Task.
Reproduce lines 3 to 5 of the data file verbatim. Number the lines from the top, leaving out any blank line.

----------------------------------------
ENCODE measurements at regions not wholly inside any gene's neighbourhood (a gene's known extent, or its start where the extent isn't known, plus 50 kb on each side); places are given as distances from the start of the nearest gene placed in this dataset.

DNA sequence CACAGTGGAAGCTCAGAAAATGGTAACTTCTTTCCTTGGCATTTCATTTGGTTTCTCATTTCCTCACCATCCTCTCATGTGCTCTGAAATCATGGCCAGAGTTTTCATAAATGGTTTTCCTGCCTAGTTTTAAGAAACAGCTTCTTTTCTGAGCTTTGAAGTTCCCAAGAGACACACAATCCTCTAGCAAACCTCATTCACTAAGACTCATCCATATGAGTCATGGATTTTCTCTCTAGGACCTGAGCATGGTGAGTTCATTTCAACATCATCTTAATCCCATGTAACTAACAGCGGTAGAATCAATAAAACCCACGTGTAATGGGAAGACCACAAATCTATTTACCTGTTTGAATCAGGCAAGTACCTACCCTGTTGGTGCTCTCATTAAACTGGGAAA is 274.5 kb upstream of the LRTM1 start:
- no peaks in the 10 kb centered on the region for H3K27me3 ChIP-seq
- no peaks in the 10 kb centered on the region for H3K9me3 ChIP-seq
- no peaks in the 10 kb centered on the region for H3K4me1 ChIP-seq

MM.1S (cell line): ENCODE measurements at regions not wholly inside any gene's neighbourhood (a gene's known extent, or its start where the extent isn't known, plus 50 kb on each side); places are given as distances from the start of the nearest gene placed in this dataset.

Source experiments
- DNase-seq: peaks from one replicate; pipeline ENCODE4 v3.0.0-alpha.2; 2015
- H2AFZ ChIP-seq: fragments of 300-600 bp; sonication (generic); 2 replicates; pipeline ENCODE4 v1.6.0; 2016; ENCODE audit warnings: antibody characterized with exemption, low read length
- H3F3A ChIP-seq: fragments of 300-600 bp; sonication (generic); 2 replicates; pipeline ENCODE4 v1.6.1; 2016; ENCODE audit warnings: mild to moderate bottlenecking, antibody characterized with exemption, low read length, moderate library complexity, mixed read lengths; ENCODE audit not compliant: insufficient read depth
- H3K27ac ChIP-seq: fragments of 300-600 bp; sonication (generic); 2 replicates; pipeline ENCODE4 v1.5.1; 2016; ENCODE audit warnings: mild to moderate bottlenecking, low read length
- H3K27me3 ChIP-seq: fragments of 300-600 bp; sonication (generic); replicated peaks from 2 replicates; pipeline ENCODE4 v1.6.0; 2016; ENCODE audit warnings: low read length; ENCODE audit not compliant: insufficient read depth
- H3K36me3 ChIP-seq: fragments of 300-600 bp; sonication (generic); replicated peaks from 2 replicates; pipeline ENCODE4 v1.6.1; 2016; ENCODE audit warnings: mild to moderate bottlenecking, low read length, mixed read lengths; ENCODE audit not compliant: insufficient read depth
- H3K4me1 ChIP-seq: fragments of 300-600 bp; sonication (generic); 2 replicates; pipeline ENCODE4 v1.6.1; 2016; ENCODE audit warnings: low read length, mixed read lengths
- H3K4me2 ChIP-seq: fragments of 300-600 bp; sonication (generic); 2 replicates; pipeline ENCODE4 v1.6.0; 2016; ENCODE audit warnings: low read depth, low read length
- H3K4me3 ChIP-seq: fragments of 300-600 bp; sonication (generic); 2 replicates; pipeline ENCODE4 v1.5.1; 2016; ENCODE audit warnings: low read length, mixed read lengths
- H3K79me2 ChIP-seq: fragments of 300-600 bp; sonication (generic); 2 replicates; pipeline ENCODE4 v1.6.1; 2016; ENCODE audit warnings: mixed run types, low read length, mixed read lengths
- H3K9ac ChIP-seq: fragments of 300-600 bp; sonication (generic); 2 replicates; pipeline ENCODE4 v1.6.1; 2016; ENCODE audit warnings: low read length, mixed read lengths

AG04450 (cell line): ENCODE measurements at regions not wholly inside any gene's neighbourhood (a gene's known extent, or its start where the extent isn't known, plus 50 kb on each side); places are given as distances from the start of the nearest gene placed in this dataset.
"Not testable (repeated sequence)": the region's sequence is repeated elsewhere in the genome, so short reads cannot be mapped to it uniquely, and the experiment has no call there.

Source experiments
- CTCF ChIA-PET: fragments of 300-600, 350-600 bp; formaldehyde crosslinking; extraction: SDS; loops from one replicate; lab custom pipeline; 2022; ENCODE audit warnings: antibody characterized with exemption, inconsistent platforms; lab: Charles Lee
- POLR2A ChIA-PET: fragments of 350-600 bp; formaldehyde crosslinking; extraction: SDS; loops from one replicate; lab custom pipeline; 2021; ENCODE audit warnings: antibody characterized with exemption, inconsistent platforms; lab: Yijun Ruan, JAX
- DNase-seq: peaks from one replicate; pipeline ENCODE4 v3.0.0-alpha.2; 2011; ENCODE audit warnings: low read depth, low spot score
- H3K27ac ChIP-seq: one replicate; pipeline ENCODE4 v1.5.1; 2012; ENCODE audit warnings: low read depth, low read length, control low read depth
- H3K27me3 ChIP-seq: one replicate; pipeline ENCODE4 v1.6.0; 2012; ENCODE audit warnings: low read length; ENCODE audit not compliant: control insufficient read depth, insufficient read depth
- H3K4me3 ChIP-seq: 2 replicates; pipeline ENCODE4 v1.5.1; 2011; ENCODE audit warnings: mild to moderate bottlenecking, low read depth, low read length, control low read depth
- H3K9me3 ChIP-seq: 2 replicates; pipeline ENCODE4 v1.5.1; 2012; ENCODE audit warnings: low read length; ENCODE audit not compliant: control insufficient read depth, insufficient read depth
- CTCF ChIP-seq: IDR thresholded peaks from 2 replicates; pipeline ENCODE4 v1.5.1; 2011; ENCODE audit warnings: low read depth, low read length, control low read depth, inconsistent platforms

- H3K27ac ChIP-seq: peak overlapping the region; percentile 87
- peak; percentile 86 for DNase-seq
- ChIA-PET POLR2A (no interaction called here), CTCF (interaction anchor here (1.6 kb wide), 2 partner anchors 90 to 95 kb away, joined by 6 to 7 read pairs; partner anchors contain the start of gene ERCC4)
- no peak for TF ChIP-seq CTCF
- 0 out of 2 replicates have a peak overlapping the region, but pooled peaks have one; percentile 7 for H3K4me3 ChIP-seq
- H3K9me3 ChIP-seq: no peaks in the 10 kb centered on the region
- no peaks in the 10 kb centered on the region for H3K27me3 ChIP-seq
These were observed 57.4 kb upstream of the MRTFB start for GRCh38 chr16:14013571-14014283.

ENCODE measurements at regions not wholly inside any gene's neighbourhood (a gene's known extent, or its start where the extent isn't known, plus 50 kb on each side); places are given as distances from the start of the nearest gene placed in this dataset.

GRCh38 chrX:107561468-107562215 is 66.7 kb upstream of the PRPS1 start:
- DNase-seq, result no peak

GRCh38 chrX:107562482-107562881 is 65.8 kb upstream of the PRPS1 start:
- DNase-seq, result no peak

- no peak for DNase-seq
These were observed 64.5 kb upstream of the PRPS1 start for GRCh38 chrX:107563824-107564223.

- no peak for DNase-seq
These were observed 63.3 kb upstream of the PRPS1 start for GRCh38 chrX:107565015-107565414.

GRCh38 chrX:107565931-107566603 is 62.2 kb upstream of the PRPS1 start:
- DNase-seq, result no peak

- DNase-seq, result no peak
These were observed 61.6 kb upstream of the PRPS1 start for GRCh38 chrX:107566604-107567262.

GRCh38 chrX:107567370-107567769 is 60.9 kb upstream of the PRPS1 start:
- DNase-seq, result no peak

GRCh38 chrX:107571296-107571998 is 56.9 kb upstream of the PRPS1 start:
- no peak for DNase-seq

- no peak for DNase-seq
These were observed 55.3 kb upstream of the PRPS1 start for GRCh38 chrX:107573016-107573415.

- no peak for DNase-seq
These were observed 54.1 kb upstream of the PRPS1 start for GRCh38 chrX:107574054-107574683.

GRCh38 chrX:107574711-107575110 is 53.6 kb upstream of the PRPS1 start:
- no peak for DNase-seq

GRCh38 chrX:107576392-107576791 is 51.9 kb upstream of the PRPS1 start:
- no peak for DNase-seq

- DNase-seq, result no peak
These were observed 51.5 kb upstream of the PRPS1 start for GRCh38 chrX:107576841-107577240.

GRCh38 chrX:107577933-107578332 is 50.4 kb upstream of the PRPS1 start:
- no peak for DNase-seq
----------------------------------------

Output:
- no peaks in the 10 kb centered on the region for H3K27me3 ChIP-seq
- no peaks in the 10 kb centered on the region for H3K9me3 ChIP-seq
- no peaks in the 10 kb centered on the region for H3K4me1 ChIP-seq